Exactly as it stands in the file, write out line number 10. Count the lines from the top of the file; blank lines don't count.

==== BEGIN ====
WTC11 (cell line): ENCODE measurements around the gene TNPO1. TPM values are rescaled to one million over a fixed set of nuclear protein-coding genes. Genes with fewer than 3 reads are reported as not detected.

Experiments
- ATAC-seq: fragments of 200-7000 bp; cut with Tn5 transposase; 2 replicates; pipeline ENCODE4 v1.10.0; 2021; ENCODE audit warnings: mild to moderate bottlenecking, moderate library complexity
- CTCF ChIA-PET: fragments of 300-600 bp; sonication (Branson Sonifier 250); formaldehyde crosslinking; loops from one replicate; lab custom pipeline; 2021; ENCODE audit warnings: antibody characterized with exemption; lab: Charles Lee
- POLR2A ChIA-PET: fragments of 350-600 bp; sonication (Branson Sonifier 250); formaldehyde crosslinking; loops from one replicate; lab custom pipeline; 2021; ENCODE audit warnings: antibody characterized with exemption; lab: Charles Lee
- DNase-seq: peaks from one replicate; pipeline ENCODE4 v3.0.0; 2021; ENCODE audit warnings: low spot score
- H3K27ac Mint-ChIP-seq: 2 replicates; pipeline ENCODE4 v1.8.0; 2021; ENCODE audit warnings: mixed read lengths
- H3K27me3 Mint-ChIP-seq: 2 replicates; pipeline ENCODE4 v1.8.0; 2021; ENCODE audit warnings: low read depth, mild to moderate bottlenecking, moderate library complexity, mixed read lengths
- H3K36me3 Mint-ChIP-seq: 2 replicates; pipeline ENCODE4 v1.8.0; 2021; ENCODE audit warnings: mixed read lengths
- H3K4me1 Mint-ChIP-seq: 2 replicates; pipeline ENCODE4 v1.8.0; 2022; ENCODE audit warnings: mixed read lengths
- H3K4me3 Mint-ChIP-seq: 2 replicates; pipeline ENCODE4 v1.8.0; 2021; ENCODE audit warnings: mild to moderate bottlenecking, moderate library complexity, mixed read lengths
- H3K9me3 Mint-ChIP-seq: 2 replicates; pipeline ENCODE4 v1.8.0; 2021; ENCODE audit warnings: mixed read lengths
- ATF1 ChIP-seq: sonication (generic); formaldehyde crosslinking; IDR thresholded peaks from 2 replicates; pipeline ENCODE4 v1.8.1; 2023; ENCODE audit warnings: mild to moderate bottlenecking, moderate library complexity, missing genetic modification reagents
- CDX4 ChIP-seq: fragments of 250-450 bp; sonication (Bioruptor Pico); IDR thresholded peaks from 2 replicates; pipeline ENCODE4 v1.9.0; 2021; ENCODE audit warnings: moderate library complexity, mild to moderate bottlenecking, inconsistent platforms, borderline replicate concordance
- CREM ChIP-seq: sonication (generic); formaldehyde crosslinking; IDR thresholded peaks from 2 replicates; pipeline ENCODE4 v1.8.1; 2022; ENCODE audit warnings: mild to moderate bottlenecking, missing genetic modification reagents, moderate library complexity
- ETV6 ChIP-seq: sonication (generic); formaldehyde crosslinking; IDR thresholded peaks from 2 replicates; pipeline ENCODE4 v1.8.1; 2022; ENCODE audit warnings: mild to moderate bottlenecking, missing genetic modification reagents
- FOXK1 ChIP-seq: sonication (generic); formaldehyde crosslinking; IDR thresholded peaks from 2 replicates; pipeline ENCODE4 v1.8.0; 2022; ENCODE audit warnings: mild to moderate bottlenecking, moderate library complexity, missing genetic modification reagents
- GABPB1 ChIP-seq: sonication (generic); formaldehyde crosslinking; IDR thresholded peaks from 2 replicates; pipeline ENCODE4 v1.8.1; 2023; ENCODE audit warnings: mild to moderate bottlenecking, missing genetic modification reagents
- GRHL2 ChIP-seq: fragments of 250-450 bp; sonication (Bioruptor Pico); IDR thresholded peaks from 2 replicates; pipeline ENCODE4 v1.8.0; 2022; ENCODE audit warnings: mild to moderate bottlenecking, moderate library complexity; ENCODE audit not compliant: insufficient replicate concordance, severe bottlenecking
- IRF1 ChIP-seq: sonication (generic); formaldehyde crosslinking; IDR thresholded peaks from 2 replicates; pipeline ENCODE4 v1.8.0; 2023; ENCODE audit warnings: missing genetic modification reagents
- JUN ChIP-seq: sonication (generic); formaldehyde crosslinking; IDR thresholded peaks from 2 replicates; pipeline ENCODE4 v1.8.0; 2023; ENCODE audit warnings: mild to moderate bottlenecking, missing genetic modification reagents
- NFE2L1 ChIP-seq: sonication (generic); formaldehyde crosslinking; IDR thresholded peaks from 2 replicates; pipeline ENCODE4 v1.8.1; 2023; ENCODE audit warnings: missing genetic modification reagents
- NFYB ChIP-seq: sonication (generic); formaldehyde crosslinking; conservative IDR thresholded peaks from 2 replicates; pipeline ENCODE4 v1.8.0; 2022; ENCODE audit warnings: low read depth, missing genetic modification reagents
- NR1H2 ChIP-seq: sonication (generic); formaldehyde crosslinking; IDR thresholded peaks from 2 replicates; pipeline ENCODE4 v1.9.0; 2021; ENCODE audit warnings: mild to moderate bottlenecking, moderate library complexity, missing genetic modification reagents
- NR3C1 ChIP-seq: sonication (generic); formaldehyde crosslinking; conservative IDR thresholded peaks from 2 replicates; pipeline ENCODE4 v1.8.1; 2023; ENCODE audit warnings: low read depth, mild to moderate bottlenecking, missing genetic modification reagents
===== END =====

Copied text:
- H3K4me1 Mint-ChIP-seq: 2 replicates; pipeline ENCODE4 v1.8.0; 2022; ENCODE audit warnings: mixed read lengths